Joe Kefauver is managing partner of Align Public Strategies, a full-service public affairs and creative firm that helps corporate brands, governments and nonprofits navigate the outside world and inform their internal decision-making. This article does not necessarily reflect the opinions of the editors or management of Nation’s Restaurant News.
A little over month has passed since Election Day and we are learning more each week about what the Trump administration will look like. Depending on your perspective, he’s given you plenty of ammunition to be either very optimistic or scared to death.
Whenever I try to analyze the incoming administration’s potential impact on entry-level employers, I keep hearing Winston Churchill's famous analysis of Soviet-era socialism rattling around my head — “a riddle wrapped in a mystery inside an enigma.” As many of us parse the cabinet nominations for clues regarding his policy priorities, one of the riddles I find most interesting is what his relationship will be with another enigma, corporate America.
One thing I have concluded so far (plus or minus at least one, “Wow, I didn’t see that coming,” moment) is that while the next two to four years could be a great time for the restaurant and retail industries as a whole, individual companies could easily find themselves in some tough spots. And with an incoming administration that seems to easily alternate between good cop and bad cop, lots of companies could be in for a wild ride.
Trump's experience as a “business guy” seems to be informing his cabinet-level decision-making. The nomination of Andy Puzder for labor secretary sends a clear signal that the activism of Obama's DOL, EEOC, OSHA and the NLRB among other agencies is coming to a screeching halt. Trump’s expertise as a large employer in a labor-intensive industry will certainly bring a much-needed understanding of the pressures facing companies with low profit per employee.
And say goodbye to Obamacare as we know it. The Affordable Care Act should be a case study in demonstrating the woeful ignorance or shameless indifference policy makers display regarding the impact of certain laws on service and retail industries. I believe Mr. Puzder will personally excel at addressing both of those shortcomings.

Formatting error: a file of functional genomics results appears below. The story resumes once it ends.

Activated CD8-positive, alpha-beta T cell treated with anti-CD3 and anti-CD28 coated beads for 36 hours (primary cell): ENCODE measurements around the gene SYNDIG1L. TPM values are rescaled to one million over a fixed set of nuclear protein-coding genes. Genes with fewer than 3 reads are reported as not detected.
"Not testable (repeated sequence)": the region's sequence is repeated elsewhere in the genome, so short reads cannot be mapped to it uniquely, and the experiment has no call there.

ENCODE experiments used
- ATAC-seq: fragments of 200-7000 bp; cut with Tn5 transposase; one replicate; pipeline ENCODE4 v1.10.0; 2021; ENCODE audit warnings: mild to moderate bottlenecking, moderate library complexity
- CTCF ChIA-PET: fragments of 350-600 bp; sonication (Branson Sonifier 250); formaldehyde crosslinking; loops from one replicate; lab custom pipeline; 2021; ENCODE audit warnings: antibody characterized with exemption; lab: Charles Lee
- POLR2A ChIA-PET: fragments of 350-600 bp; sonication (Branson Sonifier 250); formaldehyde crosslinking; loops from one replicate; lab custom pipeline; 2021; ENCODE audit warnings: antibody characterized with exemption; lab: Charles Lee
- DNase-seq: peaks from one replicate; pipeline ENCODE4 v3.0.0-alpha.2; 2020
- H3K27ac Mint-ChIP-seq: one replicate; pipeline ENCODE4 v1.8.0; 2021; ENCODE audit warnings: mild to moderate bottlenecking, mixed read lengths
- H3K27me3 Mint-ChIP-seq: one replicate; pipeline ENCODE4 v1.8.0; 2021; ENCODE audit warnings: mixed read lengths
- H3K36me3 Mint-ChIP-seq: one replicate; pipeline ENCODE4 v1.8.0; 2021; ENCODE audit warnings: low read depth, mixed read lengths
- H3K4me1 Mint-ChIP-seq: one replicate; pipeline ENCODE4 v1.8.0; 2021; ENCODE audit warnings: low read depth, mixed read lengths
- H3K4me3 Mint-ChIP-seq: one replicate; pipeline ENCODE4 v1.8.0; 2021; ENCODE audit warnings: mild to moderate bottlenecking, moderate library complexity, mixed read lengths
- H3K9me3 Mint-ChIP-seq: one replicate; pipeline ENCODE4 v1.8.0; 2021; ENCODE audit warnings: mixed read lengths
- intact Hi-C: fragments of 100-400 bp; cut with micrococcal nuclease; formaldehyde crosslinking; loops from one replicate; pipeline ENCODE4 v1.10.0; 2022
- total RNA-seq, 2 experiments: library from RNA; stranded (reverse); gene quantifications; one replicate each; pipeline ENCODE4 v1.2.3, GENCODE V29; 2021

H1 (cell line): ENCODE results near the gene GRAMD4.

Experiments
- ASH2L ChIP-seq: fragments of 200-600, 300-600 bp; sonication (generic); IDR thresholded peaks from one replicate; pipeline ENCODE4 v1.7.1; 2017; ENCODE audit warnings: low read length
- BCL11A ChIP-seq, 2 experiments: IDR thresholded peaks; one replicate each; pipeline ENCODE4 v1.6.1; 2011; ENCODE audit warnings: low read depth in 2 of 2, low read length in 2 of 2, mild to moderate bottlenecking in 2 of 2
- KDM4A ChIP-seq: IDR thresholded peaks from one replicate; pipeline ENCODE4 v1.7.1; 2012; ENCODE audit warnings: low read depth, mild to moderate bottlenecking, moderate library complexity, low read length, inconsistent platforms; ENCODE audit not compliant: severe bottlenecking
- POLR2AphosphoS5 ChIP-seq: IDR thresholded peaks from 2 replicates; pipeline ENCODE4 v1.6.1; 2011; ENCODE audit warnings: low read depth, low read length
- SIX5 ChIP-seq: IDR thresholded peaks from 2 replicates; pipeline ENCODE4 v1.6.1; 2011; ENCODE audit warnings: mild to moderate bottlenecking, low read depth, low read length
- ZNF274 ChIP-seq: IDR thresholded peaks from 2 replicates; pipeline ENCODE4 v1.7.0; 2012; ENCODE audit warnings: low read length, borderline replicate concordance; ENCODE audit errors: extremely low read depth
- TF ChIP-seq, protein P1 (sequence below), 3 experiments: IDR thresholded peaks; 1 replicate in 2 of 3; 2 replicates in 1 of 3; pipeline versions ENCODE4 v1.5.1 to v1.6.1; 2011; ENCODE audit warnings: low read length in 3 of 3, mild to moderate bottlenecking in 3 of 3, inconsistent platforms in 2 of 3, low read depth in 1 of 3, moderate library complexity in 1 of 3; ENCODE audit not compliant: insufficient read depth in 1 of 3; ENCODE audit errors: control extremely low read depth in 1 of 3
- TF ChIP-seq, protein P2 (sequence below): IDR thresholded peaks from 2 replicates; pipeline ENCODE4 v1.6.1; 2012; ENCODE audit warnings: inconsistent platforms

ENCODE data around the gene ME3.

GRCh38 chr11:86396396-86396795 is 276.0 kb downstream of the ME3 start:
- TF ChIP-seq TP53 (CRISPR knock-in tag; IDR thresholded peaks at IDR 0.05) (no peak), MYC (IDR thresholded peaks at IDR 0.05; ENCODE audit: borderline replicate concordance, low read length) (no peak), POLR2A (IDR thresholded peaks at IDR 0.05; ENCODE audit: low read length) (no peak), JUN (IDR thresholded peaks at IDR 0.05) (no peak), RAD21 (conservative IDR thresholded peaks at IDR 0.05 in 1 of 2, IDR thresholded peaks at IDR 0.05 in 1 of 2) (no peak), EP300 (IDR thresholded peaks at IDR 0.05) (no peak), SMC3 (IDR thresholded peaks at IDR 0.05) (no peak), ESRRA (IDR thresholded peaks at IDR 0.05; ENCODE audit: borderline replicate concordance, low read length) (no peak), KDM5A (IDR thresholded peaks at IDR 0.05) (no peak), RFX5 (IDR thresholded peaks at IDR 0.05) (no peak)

Additionally, count on Puzder and his team to take a very different approach to regulatory enforcement. The Obama team favored punitive measures for non-compliance over partnering to correct an issue — basically choosing punishment over problem solving. A Trump-inspired and Puzder-led Labor Department will likely strike more of a good cop posture and, much like the Bush Administration, we can expect the agency to work toward compliance.
This all sounds great if you’re in the restaurant, retail, hospitality and other service industries. You’re thinking, “Hey, we’ve got one of our own in office.” Maybe those industries can rejoice a little but individual companies that make up those industries need to be on alert. Hence, the enigma.
This same administration is being populated with immigration and trade hawks who have demonstrated their willingness to call out what they believe are bad actors. If you are a company that utilizes a workforce with lots of foreign-born and potentially undocumented workers, get ready to find yourself on the wrong end of the Trump Administration’s electronic bully pulpit — the one that starts with a 140 character social media rant to 17 million followers and ends with immigration raids, all covered by a willing media. If you are a company that utilizes agricultural products like seafood from Asia or produce from Mexico, get ready. If you are a company that retails products sourced overseas because it’s cheaper than products manufactured domestically, get ready.
It’s entirely possible that business model savings on the good cop side of the administration could be offset abruptly by reputation damage from the bad cop side. In other words, the Trump administration may be business friendly, but the Trump White House and @realDonaldTrump will gladly take a few companies and their CEOs out to the woodshed when they feel the need.
Just ask the Ford Motor Company, Boeing, or Carrier. The president-elect isn't even in office yet and he’s already calling out individual corporate brands for their behavior — or more precisely, the perception of their behavior. He’s feeding the populist wave that got him elected — the millions of people who think big corporations and big governments are morally corrupt and giving them a raw deal. They are hungry for scalps and Trump will be happy to oblige, one Twitter rant at a time. Think it doesn’t matter? Just last week Trump uttered that the Air Force’s F-35 program is bloated. An hour later, Lockheed Martin’s stock price fell four points, taking millions of dollars in shareholder value with it.
So while many corporate leaders are, with good reason, high-fiving in boardrooms across the country, they still need to keep a close eye on their new benefactor who could abruptly knock on their door any given night. Industry leaders need to understand that preparing for that riddle is no joke.